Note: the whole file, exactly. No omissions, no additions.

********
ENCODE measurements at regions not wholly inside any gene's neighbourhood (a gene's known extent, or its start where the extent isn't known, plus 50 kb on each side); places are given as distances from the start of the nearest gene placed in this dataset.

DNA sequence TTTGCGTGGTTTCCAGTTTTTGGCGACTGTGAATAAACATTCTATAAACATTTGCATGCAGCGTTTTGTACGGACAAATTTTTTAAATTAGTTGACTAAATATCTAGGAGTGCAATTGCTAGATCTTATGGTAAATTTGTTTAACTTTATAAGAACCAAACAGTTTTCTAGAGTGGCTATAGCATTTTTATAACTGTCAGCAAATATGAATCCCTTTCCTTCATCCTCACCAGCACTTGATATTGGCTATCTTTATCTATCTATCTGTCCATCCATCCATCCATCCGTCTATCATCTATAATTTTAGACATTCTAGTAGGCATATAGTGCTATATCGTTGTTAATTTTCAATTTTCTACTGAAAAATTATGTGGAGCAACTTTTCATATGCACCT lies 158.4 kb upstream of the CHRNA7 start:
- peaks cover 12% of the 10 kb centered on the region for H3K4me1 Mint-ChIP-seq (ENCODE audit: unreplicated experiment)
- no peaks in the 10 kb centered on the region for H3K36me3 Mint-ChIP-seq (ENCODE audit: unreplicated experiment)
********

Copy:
ENCODE measurements at regions not wholly inside any gene's neighbourhood (a gene's known extent, or its start where the extent isn't known, plus 50 kb on each side); places are given as distances from the start of the nearest gene placed in this dataset.

DNA sequence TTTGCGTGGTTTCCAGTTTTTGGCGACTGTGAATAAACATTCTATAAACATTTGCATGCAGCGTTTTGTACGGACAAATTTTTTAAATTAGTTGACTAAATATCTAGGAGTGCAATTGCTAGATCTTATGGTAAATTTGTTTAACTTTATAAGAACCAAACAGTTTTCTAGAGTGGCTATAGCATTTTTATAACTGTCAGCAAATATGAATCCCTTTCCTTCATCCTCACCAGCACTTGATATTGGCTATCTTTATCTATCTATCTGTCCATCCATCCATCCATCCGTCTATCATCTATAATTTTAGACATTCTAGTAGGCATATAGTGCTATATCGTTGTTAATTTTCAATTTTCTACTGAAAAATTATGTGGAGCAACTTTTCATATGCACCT lies 158.4 kb upstream of the CHRNA7 start:
- peaks cover 12% of the 10 kb centered on the region for H3K4me1 Mint-ChIP-seq (ENCODE audit: unreplicated experiment)
- no peaks in the 10 kb centered on the region for H3K36me3 Mint-ChIP-seq (ENCODE audit: unreplicated experiment)